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The Cretaceous and Tertiary Senegal-Mauritanian basin was almost completely unknown below the surface, before its reconnaissance was started in 1952 by the French "Bureau de Recherches de Petrole."
The great depth of the basin was at first indicated by airborne magnetometer and refraction seismograph tests and checked by a deep stratigraphic well (3,403 m., 11,165 ft.). Active exploration was carried on since 1955, three companies being active now in the French part of the basin.
Reflection and refraction seismograph and geological core holes were effective tools for exploration, gravity having been useful only locally. A marine section of about 5,000 meters (16,400 ft.) is known in deep wells, from Lower Cretaceous (Aptian) up to Miocene, mainly shale and sands in various proportions, with some limestones, overlapping the basement toward the East. The basin is open toward the Atlantic Ocean. The regional westward dip is very low and structure is mainly controlled by deep north-south flexures and by basement uplifts. A first gas well producing 3½ m.c.f./day was drilled near Dakar in 1959.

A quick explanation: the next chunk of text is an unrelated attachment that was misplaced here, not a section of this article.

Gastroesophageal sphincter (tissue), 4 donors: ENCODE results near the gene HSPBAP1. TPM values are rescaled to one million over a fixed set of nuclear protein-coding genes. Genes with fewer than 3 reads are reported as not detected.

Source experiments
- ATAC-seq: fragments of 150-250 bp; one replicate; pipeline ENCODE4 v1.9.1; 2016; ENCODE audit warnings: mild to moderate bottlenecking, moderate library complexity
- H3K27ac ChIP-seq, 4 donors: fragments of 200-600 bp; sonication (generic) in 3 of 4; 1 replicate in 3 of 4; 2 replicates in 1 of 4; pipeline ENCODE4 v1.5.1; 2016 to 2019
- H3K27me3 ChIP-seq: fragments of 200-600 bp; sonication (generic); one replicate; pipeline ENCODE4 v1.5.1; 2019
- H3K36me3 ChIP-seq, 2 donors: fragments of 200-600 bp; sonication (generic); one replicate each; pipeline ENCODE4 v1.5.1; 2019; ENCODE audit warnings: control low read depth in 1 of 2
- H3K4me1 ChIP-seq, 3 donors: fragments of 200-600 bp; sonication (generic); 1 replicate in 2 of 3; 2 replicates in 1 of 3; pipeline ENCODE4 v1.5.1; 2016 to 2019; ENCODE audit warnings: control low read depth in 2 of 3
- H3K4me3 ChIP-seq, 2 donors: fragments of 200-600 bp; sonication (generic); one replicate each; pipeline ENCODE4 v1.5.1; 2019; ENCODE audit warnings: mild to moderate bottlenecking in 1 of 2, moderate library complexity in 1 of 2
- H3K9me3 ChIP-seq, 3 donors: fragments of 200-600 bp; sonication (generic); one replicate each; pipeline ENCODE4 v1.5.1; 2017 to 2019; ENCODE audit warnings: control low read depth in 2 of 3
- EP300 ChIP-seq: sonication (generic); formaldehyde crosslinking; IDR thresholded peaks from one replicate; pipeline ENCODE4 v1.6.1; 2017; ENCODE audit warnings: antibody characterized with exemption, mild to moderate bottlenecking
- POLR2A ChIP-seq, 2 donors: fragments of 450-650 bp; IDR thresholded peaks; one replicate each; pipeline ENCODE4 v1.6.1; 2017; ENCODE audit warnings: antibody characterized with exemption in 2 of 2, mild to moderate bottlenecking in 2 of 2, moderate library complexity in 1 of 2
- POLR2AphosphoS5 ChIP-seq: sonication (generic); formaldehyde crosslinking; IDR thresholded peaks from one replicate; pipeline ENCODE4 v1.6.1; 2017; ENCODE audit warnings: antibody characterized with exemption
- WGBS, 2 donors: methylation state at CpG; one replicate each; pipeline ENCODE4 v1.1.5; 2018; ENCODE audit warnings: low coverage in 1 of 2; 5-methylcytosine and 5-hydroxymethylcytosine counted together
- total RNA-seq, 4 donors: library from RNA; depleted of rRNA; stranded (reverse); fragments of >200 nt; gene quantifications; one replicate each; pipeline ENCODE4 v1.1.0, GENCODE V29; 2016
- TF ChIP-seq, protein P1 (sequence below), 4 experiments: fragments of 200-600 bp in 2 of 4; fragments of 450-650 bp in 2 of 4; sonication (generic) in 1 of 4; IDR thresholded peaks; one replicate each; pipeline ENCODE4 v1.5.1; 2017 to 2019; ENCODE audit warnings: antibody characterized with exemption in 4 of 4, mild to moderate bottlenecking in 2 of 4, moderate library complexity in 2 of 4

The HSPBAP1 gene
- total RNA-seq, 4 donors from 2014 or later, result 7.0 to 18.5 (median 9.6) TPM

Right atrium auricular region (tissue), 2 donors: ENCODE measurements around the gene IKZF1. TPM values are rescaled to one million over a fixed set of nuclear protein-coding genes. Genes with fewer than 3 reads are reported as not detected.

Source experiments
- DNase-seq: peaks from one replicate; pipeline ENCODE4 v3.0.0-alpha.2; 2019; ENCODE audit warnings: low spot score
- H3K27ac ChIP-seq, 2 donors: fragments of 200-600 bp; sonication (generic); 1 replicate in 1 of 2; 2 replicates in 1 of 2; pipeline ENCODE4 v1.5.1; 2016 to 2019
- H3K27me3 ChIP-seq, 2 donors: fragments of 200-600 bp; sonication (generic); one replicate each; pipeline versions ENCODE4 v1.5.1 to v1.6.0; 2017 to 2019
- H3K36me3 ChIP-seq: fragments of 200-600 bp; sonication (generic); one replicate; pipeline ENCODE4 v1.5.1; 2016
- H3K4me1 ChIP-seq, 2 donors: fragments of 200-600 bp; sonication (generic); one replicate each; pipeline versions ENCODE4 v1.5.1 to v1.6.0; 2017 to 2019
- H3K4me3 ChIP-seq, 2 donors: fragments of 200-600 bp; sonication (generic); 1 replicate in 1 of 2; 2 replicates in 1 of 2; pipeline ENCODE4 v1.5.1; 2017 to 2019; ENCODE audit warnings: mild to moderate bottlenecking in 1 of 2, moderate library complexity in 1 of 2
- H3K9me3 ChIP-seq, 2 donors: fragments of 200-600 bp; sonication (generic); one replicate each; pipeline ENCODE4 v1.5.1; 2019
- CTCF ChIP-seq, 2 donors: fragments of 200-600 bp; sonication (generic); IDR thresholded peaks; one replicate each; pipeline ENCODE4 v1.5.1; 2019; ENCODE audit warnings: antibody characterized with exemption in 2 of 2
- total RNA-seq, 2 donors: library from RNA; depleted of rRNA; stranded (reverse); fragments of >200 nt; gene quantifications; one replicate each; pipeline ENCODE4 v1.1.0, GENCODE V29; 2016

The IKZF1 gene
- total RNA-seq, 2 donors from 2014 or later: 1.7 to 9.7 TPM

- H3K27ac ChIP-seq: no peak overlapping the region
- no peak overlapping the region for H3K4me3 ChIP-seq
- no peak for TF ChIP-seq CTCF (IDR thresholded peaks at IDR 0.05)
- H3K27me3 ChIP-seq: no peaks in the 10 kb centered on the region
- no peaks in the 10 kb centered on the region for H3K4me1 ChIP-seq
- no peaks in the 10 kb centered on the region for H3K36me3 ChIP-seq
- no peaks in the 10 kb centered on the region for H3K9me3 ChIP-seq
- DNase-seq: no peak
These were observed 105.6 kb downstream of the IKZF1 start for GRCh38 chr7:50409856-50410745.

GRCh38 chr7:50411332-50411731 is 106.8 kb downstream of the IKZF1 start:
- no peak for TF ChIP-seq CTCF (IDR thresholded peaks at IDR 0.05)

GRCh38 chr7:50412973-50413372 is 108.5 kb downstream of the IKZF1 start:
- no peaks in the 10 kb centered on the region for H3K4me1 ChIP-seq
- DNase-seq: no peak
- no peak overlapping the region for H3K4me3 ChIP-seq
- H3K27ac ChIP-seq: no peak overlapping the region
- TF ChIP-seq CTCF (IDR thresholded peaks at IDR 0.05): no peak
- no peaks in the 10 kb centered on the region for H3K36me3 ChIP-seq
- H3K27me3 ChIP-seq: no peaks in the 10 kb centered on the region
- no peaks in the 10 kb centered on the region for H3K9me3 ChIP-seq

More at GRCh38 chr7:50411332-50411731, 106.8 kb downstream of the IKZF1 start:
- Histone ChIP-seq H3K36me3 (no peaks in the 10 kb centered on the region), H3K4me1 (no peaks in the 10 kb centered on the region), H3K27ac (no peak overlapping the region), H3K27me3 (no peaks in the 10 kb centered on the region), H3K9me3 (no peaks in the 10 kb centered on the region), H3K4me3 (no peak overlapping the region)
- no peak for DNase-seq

In Ivory Coast, a narrow coastal basin, almost as deep as broad on land, was discovered by gravity and checked by refraction-seismograph since 1952. Active exploration was started in 1957. Marine, lagoonal, and terrestrial reflection-seismograph and geological coreholes were done at first in the French part of the basin, before spudding deep exploratory tests.
The northern border of the basin is a fault system, and structures are related to plunging noses with southward dip. A marine section of about 2,700 m. (7,856 ft.) was drilled, with mainly shale, sands and conglomerates ranging from Aptian or Albian up to Miocene. Below Aptian or Albian, possibly non-marine dark shales and sandstones, or continental red-beds, were encountered. Good shows (tar sands and heavy oil seepages) occur in the eastern part of the basin, in Ivory Coast and in Ghana.
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